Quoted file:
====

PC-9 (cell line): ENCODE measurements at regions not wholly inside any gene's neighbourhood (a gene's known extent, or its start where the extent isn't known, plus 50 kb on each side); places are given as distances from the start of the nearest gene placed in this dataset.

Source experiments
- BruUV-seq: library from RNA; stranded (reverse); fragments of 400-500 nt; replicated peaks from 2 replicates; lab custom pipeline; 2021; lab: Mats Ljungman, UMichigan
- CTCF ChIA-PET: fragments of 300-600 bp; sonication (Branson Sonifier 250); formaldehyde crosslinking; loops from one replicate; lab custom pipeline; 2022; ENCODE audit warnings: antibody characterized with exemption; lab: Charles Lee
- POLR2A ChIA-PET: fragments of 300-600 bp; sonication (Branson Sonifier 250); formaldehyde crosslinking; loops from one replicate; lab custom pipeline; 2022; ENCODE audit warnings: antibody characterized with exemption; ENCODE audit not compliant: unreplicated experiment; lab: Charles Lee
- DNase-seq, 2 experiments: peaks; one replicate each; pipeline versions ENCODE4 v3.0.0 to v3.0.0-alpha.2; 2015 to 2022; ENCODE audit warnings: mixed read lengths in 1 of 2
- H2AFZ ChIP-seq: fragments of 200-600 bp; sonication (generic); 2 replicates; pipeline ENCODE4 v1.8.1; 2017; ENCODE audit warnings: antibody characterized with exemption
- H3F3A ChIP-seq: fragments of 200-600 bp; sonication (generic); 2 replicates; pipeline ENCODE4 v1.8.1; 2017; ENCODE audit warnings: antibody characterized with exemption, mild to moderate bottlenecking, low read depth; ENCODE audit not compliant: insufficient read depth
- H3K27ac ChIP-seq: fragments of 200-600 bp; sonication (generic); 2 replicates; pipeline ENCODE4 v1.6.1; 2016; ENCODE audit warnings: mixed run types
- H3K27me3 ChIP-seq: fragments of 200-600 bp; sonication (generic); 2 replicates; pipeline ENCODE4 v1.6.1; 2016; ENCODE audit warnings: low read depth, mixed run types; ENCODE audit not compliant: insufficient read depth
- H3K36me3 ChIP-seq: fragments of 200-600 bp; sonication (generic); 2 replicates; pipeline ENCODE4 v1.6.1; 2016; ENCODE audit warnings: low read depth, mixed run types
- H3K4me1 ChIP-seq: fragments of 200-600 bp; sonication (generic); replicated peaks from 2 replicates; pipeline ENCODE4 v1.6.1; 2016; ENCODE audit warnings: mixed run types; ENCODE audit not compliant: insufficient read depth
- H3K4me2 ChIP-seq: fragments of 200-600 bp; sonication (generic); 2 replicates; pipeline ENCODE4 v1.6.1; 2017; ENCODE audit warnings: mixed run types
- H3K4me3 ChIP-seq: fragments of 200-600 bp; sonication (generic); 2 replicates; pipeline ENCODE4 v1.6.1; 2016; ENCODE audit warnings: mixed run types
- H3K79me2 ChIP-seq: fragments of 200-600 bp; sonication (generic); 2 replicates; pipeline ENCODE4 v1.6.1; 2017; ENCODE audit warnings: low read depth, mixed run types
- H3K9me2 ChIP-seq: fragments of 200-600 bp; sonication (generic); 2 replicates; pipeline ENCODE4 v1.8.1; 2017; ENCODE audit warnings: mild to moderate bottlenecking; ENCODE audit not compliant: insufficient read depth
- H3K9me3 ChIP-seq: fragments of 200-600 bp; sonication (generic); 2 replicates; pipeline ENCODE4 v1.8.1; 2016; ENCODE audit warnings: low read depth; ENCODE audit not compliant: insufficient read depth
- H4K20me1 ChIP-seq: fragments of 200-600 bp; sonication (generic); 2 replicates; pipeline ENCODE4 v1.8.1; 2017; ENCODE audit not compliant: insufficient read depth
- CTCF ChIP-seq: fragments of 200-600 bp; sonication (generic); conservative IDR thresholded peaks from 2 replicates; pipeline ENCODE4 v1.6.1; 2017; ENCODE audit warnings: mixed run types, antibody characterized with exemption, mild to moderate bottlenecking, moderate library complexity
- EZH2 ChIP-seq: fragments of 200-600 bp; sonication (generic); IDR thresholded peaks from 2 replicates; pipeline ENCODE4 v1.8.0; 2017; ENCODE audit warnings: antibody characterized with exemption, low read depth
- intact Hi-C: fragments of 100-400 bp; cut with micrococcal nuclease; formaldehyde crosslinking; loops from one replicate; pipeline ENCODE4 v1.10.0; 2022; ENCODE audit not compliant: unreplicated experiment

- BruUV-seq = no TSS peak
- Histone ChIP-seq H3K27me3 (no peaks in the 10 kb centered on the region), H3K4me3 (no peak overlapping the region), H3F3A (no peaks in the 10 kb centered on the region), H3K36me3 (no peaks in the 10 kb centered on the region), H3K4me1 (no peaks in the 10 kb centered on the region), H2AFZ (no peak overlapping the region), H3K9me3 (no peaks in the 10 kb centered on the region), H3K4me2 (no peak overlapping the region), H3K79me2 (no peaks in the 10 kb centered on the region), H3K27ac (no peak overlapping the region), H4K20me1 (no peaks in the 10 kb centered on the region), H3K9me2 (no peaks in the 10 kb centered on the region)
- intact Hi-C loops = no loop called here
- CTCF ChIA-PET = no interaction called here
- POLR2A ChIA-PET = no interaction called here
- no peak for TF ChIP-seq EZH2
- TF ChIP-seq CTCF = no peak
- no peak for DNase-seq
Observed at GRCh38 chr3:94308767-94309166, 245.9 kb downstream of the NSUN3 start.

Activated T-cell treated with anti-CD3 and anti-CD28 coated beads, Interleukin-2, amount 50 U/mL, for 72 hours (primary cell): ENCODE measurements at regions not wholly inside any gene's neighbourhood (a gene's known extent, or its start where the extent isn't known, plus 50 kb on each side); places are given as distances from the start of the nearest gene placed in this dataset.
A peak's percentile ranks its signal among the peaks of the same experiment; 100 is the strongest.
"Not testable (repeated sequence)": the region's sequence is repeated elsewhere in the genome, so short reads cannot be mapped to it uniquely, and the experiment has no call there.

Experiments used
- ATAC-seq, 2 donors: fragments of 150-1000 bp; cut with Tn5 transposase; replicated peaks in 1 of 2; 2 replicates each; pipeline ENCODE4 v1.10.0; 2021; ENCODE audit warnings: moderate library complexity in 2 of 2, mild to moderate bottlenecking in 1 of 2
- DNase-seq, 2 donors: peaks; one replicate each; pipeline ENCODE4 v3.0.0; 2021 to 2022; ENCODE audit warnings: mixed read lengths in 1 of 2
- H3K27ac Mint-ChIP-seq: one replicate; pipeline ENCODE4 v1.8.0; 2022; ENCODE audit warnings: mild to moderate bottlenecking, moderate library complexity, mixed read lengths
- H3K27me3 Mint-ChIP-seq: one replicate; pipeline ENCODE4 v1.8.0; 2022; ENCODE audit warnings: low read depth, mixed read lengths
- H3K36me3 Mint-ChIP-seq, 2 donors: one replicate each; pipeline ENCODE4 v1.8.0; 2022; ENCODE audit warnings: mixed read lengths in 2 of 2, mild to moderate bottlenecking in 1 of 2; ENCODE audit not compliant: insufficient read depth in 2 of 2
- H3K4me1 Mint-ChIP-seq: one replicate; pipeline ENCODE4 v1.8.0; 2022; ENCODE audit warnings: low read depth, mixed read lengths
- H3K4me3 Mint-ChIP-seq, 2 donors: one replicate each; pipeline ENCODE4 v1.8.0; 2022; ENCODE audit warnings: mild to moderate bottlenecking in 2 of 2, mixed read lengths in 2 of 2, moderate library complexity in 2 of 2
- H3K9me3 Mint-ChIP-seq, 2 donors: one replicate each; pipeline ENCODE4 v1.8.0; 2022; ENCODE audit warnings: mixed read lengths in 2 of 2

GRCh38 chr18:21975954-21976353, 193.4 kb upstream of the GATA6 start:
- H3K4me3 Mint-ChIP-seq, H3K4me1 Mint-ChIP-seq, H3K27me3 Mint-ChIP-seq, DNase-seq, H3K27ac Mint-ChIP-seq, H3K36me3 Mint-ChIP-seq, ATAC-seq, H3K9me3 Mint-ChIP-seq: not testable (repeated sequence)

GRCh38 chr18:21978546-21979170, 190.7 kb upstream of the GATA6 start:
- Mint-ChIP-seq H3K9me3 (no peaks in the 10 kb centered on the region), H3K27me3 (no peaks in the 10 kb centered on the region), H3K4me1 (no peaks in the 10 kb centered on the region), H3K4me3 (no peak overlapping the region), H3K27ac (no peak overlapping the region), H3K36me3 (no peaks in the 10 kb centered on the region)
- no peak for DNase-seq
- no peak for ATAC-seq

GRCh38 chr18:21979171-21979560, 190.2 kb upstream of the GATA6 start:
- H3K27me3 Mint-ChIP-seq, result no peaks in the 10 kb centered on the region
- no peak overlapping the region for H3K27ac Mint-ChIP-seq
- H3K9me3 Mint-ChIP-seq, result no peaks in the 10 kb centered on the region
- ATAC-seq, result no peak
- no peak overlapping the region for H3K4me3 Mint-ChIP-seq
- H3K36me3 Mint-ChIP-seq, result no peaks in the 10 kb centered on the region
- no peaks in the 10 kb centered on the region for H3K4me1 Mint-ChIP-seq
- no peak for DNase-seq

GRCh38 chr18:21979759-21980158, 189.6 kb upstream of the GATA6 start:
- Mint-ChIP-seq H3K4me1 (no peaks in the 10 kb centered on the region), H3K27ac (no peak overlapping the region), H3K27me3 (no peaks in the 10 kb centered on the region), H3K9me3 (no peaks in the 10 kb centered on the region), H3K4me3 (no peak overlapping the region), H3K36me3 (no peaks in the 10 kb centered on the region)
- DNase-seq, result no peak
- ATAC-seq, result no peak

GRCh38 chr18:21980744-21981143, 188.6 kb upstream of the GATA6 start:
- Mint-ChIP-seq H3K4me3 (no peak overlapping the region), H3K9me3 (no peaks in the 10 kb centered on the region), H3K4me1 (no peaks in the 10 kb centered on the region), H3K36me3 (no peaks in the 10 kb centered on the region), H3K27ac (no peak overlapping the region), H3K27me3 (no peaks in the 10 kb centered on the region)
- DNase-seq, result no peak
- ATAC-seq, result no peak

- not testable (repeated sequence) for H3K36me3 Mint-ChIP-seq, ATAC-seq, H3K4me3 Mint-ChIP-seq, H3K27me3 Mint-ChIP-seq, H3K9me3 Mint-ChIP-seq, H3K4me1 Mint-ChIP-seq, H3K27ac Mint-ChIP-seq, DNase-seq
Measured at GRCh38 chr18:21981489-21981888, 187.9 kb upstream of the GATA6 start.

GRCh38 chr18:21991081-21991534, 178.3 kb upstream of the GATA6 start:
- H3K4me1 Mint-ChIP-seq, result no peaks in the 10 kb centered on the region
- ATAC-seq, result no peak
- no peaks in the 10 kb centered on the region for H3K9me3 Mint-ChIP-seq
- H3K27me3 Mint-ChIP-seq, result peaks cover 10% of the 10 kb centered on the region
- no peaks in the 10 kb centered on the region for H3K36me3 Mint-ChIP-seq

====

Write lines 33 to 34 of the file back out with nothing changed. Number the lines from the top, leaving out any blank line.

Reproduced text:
"Not testable (repeated sequence)": the region's sequence is repeated elsewhere in the genome, so short reads cannot be mapped to it uniquely, and the experiment has no call there.

Experiments used